Treating a Whistled S

By Pam Marshalla

Q: My client started with a frontal lisp. Now he is now producing a “Whistling S.” How do I correct this?

A whistling S usually is an S that is being made in just the right place that whistling occurs. Simply have your client begin to move his tongue-tip higher or lower, slightly more forward or back, or slightly more to the left or right as he prolongs his S. You are searching for the place that works to alleviate the whistle and achieve the best sound quality on S for him. That is all a matter of trial and error. You are training his ear to hear the fine differences that occur in the sound quality as he moves his tongue-tip by millimeters at a time in one direction and then another.

8 thoughts on “Treating a Whistled S”

  1. Hello.
    I was searching for information about whistled S and found this website.
    I had this problem started last year, after I got 4 porcelain veneers on my frontal upper teeth. I didn’t have a whistled S at all, and I realised it few minutes after leaving the dentist.
    I’ve tried many things, like making the veneers thinner, shorter, and even replacing them.. I tried a speech therapy for some time too, but nothing seems to help.
    Do you have any information about this? I’d really appreciatte if you could help me.
    Thanks a lot,
    Renê

    1. A whistled S is changed not by changing the teeth but by changing tongue position. You have to move your tongue slowly and gently and in very very tiny increments while listening very hard to find that perfect spot where the whistling disappears. There is no way to tell you how to do this other than that because each person has to adjust their tongue in a way that is unique to them.

      I am really surprised that an SLP was not able to help you with this. If you need help try to find an older therapist who has been doing old-time articulation therapy for a long time.

  2. Hello PAM M, thanks a lot for your reply.

    The problem is exactly that: there is not spot where the whistling disappears. I’ve tried all possible tongue positions, lips articulations, ways of blowing the air, and I never got any satisfying sound. The professionals I worked with are really good and experienced, but after some time they just started trying to convince me my speech is ok. But it’s not. It’s nothing near to those whistles of some people who wear dentures but it’s definatelly not right.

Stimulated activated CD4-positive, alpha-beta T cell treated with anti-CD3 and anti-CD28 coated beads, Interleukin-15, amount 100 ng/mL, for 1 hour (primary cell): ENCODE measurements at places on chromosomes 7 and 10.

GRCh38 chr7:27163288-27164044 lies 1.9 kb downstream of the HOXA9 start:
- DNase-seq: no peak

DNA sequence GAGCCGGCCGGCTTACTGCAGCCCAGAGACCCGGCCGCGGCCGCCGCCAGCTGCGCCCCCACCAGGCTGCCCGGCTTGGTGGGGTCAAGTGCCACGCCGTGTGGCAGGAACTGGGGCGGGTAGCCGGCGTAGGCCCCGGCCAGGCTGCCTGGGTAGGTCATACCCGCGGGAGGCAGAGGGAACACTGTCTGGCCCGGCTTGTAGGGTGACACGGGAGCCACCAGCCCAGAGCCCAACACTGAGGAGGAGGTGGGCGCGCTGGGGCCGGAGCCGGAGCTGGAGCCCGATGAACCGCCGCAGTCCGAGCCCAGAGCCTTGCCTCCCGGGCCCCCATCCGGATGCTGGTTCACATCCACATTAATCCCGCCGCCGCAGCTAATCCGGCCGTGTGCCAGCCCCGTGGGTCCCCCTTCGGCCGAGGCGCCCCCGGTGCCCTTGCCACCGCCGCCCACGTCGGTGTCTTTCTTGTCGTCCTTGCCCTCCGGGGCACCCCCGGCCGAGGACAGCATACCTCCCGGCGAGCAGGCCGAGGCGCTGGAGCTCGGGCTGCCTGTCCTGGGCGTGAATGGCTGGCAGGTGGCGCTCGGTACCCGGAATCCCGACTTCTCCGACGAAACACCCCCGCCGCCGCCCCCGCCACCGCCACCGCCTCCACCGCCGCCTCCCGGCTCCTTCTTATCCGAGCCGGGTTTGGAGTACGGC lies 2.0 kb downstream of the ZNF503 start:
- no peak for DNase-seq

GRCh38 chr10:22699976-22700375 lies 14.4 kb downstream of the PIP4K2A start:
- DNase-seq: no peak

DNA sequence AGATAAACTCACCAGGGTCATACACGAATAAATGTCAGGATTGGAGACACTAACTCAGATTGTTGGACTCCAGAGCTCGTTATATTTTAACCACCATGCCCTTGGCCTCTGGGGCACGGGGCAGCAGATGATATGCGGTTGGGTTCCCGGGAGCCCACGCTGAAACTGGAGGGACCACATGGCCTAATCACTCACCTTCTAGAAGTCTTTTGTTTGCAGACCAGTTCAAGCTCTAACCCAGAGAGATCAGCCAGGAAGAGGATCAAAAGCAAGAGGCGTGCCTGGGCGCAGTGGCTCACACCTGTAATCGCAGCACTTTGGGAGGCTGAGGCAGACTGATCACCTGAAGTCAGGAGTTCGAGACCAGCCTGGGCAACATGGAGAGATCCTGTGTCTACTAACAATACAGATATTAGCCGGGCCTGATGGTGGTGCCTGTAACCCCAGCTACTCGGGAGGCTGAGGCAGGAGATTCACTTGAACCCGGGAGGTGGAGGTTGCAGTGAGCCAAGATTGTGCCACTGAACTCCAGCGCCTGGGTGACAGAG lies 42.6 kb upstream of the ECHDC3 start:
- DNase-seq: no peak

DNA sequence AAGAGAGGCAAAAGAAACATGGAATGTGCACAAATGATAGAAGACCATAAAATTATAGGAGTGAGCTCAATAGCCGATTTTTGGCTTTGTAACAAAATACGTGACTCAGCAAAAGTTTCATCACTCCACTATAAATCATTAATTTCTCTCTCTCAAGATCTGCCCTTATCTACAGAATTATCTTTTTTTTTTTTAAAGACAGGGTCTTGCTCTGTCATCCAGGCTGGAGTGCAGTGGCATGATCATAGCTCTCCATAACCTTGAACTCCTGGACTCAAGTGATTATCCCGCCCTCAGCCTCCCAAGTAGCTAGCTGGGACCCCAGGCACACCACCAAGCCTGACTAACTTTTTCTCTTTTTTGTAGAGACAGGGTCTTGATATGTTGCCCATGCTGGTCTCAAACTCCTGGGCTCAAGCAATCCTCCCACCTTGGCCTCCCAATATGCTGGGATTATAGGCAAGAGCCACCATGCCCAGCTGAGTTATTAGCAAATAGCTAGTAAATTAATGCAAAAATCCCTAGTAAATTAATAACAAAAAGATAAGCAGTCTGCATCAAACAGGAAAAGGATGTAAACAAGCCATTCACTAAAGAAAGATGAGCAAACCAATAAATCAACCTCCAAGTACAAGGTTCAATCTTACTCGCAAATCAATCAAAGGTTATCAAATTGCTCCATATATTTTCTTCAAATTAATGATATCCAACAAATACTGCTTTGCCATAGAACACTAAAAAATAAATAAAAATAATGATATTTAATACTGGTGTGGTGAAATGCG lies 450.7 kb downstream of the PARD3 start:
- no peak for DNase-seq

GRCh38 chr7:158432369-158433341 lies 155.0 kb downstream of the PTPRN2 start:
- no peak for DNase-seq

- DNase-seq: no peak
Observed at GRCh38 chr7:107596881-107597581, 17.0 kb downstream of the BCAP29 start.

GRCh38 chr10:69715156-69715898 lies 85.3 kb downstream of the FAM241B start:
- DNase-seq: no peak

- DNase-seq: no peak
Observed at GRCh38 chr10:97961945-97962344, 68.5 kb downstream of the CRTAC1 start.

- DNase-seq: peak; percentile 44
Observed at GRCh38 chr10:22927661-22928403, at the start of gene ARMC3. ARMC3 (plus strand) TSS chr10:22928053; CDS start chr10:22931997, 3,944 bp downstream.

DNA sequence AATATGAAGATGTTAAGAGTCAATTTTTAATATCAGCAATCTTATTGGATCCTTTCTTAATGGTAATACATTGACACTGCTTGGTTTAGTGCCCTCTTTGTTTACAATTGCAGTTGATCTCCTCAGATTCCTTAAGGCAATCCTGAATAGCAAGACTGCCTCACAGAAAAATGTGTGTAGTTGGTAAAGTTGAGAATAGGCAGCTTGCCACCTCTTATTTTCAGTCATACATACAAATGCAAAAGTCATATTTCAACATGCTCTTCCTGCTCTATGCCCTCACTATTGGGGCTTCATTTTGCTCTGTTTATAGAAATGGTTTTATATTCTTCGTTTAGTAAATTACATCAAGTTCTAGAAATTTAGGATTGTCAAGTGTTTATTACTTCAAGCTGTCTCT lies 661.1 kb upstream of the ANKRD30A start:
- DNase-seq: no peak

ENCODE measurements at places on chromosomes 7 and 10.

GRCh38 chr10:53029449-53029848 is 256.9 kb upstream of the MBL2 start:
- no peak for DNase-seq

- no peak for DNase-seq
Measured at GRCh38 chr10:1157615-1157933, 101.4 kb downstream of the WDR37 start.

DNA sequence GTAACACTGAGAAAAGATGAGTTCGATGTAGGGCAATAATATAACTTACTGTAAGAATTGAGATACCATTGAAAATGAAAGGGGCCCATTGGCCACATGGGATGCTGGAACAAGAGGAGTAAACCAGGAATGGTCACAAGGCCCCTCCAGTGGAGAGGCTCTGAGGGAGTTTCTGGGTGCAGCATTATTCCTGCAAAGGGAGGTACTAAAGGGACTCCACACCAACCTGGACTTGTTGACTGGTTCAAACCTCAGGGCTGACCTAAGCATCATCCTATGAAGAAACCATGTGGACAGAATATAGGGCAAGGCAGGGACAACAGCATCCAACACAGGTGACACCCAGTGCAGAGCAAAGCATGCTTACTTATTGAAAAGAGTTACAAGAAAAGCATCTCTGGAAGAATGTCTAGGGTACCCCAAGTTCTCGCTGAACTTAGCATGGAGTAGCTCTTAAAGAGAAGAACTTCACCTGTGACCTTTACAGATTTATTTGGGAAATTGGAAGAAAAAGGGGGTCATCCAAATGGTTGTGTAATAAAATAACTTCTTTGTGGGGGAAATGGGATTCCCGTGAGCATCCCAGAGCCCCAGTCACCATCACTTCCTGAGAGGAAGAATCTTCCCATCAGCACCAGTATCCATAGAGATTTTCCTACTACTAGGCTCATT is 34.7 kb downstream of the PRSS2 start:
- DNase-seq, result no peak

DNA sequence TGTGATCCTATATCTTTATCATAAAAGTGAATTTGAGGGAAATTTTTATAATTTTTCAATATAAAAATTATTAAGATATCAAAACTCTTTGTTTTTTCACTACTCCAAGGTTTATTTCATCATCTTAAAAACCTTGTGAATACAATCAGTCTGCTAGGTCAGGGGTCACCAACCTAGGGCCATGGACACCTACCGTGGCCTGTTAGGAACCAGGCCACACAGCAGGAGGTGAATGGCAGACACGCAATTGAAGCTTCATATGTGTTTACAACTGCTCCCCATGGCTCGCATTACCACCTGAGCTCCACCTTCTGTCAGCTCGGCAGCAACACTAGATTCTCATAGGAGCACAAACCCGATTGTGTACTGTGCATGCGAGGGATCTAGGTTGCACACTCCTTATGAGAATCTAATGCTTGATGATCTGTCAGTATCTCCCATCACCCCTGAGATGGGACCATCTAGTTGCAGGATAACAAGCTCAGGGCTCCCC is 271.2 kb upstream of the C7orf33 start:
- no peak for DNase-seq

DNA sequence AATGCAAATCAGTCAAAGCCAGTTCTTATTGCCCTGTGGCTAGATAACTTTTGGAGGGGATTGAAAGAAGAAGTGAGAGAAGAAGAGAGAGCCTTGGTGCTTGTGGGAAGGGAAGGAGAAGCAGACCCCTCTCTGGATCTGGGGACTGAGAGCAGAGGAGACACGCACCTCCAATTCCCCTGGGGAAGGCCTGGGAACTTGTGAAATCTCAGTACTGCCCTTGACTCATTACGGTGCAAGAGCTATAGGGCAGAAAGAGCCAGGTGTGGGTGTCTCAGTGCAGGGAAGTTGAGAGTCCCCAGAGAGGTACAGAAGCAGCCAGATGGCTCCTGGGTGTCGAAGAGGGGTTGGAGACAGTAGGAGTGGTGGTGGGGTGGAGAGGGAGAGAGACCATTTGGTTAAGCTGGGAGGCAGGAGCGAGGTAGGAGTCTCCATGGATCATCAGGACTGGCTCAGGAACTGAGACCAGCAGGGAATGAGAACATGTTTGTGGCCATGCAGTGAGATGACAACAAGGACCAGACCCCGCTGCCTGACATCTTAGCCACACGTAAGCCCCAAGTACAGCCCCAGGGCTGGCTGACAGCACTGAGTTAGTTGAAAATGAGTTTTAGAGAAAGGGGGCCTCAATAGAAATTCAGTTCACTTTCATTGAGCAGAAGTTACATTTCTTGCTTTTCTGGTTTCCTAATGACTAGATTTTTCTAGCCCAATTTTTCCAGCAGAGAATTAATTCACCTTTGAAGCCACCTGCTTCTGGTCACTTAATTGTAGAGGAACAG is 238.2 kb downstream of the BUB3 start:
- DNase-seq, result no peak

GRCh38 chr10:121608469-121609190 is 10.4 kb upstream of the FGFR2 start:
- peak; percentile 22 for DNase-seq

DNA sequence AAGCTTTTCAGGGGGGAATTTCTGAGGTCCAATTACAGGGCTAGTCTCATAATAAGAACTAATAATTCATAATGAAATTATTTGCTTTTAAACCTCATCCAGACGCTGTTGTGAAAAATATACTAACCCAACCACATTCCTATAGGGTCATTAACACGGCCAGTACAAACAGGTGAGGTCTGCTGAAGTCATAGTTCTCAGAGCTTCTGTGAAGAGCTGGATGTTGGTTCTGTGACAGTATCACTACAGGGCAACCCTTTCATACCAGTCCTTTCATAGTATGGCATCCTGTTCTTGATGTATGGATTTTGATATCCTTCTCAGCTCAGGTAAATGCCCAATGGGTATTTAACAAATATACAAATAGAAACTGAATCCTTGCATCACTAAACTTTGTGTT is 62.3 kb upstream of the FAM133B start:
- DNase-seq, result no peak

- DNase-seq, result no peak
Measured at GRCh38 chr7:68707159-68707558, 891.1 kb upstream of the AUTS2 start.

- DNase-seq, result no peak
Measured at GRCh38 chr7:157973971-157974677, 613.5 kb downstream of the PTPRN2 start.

I do believe the teeth itself may be the cause, I’ve read a lot about thickness, lenght and incision position having an influence on this.. and also for dentures, sometimes the thickness of the palate (rugae area) is the direct cause. But we still haven’t worked it out.

    As for the link you sent me, is it correct? The link brings it back to this page!

    Thanks a lot,

    Renê

  3. What really bothers me is that the whistled sound happens EVEN with the mouth open. It is the sound it makes when the air gets in contact with the veneers.
    Sometimes I wonder.. is it the material itself (porcelain)? Could it be fixed by making the shape of the teeth on the backside exactly like a natural one? Because mine seems to be FLAT on the backside.

  4. Hi Renê, did you figure this out? Everything you’ve written makes perfect sense to me because I’m going through it. It’s exactly as you describe, after getting veneers on my two upper front teeth. I make my living by recording and this is a disaster.

    1. Lee what have you figured out? I also work as a voice over actor and have noticed some whistling and added sibilance since pulling a tooth due to overcrowding and starting to use invisalign trays to straighten my teeth. It’s not terrible yet, but it’s concerning me as I can hear the whistling a bit on my S’s which is picked by a sensitive microphone even more.

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